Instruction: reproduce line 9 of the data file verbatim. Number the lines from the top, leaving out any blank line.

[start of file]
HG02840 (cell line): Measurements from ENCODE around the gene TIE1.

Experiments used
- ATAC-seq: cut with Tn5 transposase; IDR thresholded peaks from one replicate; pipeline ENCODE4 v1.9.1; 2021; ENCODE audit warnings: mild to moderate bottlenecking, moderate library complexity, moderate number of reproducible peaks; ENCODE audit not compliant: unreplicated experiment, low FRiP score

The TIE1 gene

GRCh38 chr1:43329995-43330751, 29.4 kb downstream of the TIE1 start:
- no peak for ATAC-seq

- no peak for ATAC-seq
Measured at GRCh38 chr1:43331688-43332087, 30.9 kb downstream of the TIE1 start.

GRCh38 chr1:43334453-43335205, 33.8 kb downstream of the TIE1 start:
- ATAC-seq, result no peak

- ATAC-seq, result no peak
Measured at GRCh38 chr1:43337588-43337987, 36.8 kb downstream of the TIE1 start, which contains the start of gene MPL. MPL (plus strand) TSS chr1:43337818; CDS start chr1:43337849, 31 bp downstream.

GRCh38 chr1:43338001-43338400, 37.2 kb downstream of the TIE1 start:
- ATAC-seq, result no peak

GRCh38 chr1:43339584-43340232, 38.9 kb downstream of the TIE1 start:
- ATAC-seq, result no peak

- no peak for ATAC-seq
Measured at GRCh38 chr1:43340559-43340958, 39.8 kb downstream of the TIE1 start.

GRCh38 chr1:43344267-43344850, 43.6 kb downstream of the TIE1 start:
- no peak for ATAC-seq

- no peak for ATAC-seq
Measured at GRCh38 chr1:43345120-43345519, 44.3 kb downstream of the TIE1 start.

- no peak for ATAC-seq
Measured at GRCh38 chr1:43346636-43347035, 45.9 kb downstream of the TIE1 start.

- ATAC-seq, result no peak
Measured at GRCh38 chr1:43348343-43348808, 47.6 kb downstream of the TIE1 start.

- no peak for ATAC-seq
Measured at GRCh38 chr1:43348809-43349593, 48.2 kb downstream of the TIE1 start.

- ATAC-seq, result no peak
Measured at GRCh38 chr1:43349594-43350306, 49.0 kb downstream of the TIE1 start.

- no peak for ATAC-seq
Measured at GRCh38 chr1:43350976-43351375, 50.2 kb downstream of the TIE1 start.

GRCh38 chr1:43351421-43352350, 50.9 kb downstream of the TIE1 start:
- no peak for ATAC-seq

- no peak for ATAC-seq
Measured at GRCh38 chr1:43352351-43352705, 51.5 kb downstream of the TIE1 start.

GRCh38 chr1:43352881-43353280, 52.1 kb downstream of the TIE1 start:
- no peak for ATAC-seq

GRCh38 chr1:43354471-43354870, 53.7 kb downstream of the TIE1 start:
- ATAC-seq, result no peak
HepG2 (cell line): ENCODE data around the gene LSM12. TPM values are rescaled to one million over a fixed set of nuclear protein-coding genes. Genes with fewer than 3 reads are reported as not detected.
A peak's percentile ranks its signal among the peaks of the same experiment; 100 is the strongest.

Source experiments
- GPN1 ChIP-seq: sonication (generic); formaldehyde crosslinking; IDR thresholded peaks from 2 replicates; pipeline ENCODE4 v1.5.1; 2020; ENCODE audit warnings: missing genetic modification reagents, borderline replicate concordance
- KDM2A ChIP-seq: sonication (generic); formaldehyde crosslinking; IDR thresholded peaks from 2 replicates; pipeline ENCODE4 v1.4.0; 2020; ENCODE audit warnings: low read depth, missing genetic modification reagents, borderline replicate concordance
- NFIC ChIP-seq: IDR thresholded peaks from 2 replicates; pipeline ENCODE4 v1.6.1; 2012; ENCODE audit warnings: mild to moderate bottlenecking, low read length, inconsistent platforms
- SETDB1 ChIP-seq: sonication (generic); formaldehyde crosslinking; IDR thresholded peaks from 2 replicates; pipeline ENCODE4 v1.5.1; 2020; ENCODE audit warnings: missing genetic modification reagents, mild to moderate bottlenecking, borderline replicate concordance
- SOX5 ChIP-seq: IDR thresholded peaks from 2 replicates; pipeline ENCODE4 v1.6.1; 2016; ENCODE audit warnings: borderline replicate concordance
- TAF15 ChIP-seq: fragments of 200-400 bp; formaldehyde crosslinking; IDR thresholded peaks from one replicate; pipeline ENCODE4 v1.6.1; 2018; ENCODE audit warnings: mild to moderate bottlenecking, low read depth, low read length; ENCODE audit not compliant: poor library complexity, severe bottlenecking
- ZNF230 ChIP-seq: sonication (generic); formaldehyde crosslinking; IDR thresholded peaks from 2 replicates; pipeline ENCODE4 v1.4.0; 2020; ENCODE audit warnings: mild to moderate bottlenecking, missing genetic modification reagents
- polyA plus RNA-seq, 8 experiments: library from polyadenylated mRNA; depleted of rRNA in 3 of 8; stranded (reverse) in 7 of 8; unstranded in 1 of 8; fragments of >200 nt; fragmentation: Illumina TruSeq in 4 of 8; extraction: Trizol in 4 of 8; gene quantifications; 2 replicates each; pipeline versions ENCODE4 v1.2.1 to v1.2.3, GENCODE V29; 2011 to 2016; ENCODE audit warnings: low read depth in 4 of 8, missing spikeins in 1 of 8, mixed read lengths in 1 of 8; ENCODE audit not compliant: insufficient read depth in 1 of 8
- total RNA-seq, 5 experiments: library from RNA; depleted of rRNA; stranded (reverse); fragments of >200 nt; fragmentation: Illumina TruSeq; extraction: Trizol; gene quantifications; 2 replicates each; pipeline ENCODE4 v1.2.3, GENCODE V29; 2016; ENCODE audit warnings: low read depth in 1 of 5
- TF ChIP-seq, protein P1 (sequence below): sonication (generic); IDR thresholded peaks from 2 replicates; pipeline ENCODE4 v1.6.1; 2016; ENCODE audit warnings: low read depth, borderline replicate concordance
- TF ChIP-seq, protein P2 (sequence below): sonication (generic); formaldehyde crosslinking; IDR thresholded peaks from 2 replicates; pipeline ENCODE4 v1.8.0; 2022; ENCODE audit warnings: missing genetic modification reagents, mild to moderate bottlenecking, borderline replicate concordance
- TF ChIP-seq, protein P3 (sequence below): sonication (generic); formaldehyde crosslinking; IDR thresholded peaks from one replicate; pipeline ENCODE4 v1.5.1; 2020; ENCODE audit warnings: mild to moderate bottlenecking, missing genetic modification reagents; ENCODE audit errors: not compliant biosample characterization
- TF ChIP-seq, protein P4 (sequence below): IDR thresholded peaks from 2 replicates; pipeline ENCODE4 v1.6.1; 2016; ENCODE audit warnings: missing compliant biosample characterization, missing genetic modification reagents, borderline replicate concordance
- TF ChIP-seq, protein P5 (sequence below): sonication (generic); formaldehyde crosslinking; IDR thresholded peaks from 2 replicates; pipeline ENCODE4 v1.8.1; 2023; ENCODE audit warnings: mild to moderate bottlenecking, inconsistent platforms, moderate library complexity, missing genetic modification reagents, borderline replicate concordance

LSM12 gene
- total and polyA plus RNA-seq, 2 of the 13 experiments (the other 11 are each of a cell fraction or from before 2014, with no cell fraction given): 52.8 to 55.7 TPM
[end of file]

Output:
GRCh38 chr1:43334453-43335205, 33.8 kb downstream of the TIE1 start: